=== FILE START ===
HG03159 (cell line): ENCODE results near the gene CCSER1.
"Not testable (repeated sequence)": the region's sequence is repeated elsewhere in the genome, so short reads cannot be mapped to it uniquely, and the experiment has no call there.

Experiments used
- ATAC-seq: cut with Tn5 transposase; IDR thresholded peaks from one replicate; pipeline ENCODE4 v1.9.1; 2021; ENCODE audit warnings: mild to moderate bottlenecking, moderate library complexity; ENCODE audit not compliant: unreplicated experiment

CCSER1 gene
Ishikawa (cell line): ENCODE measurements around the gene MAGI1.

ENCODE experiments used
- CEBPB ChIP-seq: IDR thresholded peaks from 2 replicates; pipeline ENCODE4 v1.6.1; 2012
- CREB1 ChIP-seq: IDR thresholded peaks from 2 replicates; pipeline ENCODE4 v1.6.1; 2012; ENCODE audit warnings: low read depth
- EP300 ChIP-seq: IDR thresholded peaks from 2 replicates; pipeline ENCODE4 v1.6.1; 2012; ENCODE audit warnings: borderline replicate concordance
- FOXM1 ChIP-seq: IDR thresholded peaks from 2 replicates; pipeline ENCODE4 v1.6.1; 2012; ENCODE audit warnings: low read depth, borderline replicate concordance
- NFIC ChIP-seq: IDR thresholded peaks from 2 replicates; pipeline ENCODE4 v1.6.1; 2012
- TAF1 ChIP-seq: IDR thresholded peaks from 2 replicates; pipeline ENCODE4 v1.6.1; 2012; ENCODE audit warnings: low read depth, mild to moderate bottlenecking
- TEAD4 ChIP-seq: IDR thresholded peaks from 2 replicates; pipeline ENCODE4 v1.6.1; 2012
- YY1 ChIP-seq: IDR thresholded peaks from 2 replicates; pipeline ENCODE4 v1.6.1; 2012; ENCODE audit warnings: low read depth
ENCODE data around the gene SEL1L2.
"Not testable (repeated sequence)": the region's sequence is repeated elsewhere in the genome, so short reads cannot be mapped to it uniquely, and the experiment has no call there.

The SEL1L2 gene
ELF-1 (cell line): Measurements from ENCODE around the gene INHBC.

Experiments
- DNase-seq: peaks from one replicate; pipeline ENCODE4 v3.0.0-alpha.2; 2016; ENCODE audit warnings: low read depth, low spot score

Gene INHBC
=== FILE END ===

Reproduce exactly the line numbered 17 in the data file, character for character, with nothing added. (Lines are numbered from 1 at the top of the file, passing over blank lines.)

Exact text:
"Not testable (repeated sequence)": the region's sequence is repeated elsewhere in the genome, so short reads cannot be mapped to it uniquely, and the experiment has no call there.